As another illustrative embodiment, FIG. 1B depicts a system for removing fine particulate matter from a fluid, here a system for whole tails (WT) separation in accordance with this disclosure. As shown in FIG. 1B, an inflow stream comprising a whole tails stream 1000 enters a hydrocyclone or equivalent separator 1006 and is separated into two fluid streams, an overflow fluid stream COF and an underflow fluid stream CUF.

In certain cases, depending upon the composition of the WT, the CUF contains a certain fraction of residual fines. For example between 2-20% of the CUF solids by weight can be comprised of residual fines. As an example, the CUF may be characterized by a 9:1 sand-to-fines ratio (SFR).

In the depicted embodiment, the underflow path 1002 for the CUF is split into two underflow subpaths 1004 and 1008, with a portion of the CUF being directed to each flow path. For example, 50% of the CUF can be directed to each flow path, although other ratios of CUF flow can be designated for each flow path, based on operational parameters for the specific separation process. The portion of underflow path 1002 that is directed to flow path 1004 is dependent upon the amount of tethered CUF solids needed to complex with the COF or MFT stream. For the purposes of this disclosure, each underflow subpath and its divisions into further underflow subpaths is to be considered an underflow path. For example, flow paths 1004 and 1018 in FIG. 1B are both underflow paths.

In a preferred embodiment, a portion of the CUF flow path 1002 is diverted to a first underflow subpath 1008 to follow a disposal path 1022 for disposal or impoundment at a facility 1028 without further chemical treatment. This action minimizes the amount of solids that require chemical treatment, making the process more economically viable. The amount of flow diverted to the first underflow subpath 1008 might be determined by a minimally acceptable level of tethered CUF solids required to create a suitable activator-tether-anchor (ATA) deposit in accordance with the systems and methods disclosed herein.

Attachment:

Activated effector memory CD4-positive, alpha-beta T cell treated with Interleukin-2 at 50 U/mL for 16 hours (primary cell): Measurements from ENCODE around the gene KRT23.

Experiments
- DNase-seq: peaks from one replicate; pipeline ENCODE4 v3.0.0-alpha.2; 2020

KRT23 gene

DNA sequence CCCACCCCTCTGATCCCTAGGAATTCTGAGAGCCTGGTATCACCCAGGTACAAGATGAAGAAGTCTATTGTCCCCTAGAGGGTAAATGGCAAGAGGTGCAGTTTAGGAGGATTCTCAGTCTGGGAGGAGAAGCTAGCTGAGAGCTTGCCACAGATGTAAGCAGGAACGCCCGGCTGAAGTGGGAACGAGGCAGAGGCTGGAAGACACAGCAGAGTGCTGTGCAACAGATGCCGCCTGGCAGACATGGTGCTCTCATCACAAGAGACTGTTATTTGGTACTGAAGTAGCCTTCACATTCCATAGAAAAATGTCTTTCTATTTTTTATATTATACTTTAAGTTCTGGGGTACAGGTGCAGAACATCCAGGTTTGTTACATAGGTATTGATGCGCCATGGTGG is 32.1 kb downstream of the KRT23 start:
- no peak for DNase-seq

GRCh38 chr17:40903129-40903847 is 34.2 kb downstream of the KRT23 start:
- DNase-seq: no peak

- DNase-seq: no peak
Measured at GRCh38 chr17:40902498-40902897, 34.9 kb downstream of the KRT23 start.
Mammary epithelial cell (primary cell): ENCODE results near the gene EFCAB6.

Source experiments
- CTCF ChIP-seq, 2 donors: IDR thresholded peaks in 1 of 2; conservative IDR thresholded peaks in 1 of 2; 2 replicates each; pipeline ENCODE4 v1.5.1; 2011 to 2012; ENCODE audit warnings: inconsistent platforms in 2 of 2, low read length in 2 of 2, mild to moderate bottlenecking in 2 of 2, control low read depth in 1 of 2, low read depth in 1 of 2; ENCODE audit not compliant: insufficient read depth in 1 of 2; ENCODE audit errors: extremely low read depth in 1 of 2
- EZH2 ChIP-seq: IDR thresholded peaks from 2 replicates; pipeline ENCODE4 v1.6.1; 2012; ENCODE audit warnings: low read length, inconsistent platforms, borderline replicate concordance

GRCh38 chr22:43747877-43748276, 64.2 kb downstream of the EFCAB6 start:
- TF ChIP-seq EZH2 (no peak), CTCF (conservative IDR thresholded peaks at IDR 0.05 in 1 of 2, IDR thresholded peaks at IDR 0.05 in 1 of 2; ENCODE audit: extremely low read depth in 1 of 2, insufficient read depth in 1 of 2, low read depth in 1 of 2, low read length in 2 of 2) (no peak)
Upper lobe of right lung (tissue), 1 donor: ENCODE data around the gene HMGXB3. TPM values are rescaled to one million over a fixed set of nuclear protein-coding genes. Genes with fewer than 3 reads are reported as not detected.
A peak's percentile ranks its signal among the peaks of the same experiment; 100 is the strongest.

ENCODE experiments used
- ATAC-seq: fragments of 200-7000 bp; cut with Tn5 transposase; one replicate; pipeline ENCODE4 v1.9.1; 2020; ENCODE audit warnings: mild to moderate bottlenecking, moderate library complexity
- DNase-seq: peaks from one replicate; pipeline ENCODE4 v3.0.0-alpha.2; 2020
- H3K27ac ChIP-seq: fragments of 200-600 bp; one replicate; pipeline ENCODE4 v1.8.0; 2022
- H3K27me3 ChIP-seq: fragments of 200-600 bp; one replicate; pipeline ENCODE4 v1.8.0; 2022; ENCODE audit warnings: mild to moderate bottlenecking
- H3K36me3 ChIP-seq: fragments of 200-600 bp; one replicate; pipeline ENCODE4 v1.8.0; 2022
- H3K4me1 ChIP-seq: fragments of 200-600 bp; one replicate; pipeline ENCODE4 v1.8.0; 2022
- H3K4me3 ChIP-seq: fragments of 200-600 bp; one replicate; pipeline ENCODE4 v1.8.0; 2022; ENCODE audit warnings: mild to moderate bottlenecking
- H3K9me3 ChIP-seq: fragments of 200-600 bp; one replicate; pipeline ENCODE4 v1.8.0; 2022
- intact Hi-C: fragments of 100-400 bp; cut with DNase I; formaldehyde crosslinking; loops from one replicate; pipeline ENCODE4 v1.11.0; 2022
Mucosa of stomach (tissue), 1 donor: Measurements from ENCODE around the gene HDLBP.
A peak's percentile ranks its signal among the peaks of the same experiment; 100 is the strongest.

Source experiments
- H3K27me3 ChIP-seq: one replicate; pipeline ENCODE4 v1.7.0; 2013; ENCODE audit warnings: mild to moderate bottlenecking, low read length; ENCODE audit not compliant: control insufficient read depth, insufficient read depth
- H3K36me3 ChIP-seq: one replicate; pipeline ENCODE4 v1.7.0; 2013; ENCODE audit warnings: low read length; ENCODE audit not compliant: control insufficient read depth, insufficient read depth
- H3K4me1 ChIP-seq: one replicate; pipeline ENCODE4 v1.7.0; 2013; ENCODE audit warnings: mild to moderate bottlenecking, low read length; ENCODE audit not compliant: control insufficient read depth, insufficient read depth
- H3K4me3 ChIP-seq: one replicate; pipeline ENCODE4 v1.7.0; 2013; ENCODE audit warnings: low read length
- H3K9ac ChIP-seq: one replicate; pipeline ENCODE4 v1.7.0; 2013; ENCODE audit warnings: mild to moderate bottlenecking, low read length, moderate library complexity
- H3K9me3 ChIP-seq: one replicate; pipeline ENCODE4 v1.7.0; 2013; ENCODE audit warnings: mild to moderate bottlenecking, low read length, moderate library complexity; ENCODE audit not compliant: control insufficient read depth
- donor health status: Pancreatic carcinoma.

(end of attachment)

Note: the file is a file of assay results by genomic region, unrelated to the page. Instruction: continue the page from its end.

In the depicted embodiment, CUF in a second underflow subpath 1004 is directed to a second hydrocyclone or equivalent separator 1014 that further clarifies the CUF stream, removing more of the fines from the CUF stream in underflow subpath 1004. It is understood that the benefit of a second separator is to minimize the amount of tethering material required to treat the CUF solids, since the residual fines fraction of the CUF can have a high demand for tethering material. While the depicted embodiment contains two cyclones, it is understood that more than two cyclones could be used in a preselected sequence, for example, in series or in parallel. In embodiments, the overflow from the second separator 1014 could be directed along flow path 1036 to combine with the COF flow path 1012. In embodiments, the clarified CUF exiting the second hydrocyclone 1014 can have a SFR of about 19:1. Treatment of the CUF at the higher SFR can allow a lower and more cost-effective tether dose.

In embodiments, the CUF on the underflow path 1002 can be treated by adjusting its pH, either before or after the underflow path 1002 splits into subpaths. In the depicted embodiment, the CUF from the second separator 1014 can be treated by adjusting the pH as indicated at Point pH in the illustration, for example along fluid path 1018. In embodiments, the pH adjustment is added at a point after separation of the flow path 1002 into its subpaths 1004 and 1008, for example along path 1004 or along 1018, minimizing the amounts of pH adjusting chemicals needed. pH adjustment can alter the amount of treatment polymers utilized in treating the CUF streams in accordance with the depicted process. For example, a decrease in CUF pH from 8.5 to 6.5 can decrease the amount of tethering polymer that the system uses. In a preferred embodiment, the pH adjustment is conducted at Point pH after a second (or final) separator step and before addition of the tethering material at Point T, for example along fluid path 1018. In an embodiment, the pH adjustment substance and the tethering material can be added as a mixture, so that Point pH and Point T are substantially coincident. In an embodiment, Point pH and Point T are separated along the fluid path, with a preselected distance between them.